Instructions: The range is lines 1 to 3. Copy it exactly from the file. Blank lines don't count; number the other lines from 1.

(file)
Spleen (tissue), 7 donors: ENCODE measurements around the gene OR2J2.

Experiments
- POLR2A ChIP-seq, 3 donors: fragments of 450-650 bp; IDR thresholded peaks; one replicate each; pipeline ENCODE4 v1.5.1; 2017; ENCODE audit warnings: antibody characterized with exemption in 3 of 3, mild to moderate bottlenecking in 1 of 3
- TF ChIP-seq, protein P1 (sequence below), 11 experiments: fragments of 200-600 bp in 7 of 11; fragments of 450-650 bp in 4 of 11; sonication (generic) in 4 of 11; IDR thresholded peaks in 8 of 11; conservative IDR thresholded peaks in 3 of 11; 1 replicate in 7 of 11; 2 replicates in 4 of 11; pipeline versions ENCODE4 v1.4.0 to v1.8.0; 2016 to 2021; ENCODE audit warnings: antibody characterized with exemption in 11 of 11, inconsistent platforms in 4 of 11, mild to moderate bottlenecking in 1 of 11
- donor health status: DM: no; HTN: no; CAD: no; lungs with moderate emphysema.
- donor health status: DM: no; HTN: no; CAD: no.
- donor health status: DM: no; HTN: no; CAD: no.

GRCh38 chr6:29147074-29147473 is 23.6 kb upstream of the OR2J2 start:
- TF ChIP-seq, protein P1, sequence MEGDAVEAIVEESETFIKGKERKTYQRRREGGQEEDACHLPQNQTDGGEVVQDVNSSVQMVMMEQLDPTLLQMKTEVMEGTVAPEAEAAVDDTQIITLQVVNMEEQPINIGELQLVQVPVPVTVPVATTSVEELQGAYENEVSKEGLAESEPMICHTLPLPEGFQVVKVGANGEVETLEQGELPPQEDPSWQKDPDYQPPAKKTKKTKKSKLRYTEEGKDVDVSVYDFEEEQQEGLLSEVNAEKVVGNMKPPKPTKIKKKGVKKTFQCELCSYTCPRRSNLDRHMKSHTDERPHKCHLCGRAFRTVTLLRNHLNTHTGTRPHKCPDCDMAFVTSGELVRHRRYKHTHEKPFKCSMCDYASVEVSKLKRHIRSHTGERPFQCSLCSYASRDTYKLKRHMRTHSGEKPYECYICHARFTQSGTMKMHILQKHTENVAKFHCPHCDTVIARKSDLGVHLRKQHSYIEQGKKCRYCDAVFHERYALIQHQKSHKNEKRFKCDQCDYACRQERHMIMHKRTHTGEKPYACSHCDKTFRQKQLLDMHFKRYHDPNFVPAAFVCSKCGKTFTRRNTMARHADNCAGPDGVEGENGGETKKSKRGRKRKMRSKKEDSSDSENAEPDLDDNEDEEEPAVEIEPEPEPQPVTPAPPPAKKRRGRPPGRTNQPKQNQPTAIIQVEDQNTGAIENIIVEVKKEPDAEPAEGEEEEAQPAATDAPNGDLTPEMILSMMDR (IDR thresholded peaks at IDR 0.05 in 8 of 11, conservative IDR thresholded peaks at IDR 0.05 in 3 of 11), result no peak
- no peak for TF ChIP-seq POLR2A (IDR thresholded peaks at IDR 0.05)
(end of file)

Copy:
Spleen (tissue), 7 donors: ENCODE measurements around the gene OR2J2.

Experiments
- POLR2A ChIP-seq, 3 donors: fragments of 450-650 bp; IDR thresholded peaks; one replicate each; pipeline ENCODE4 v1.5.1; 2017; ENCODE audit warnings: antibody characterized with exemption in 3 of 3, mild to moderate bottlenecking in 1 of 3